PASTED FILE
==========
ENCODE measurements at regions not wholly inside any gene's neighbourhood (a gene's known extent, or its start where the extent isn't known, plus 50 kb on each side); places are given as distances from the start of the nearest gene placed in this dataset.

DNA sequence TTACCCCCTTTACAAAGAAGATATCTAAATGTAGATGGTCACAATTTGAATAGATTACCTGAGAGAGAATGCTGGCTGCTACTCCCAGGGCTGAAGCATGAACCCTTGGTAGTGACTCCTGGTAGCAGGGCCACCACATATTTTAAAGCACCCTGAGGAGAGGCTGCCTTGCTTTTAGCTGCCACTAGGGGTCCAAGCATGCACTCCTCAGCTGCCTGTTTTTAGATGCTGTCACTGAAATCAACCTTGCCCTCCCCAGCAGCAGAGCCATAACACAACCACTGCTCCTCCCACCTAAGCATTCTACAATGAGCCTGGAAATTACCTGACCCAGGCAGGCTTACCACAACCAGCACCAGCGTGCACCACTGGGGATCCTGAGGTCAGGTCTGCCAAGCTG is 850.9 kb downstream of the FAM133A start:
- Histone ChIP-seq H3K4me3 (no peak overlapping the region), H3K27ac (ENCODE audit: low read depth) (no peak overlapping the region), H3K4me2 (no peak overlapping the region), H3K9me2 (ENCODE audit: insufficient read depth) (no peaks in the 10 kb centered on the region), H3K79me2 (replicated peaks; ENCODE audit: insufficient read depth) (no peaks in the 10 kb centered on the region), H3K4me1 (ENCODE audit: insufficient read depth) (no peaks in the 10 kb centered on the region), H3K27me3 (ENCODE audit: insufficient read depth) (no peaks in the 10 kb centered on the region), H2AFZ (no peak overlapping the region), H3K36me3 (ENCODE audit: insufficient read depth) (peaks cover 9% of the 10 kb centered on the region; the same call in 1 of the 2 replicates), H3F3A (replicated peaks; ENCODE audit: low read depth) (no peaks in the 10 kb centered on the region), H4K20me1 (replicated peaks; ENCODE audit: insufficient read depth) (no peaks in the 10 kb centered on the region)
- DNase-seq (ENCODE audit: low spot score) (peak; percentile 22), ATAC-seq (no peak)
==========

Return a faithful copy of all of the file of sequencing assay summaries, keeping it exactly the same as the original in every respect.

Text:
ENCODE measurements at regions not wholly inside any gene's neighbourhood (a gene's known extent, or its start where the extent isn't known, plus 50 kb on each side); places are given as distances from the start of the nearest gene placed in this dataset.

DNA sequence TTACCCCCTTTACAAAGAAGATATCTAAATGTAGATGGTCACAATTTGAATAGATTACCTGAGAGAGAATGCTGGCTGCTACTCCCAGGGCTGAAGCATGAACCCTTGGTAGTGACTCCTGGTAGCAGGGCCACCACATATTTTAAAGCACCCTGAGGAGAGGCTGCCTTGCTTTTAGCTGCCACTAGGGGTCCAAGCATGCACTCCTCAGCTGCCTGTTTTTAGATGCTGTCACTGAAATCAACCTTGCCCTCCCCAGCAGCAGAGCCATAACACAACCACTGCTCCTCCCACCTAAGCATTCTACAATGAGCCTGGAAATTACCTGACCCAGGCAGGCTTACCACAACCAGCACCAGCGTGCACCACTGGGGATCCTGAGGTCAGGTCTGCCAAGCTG is 850.9 kb downstream of the FAM133A start:
- Histone ChIP-seq H3K4me3 (no peak overlapping the region), H3K27ac (ENCODE audit: low read depth) (no peak overlapping the region), H3K4me2 (no peak overlapping the region), H3K9me2 (ENCODE audit: insufficient read depth) (no peaks in the 10 kb centered on the region), H3K79me2 (replicated peaks; ENCODE audit: insufficient read depth) (no peaks in the 10 kb centered on the region), H3K4me1 (ENCODE audit: insufficient read depth) (no peaks in the 10 kb centered on the region), H3K27me3 (ENCODE audit: insufficient read depth) (no peaks in the 10 kb centered on the region), H2AFZ (no peak overlapping the region), H3K36me3 (ENCODE audit: insufficient read depth) (peaks cover 9% of the 10 kb centered on the region; the same call in 1 of the 2 replicates), H3F3A (replicated peaks; ENCODE audit: low read depth) (no peaks in the 10 kb centered on the region), H4K20me1 (replicated peaks; ENCODE audit: insufficient read depth) (no peaks in the 10 kb centered on the region)
- DNase-seq (ENCODE audit: low spot score) (peak; percentile 22), ATAC-seq (no peak)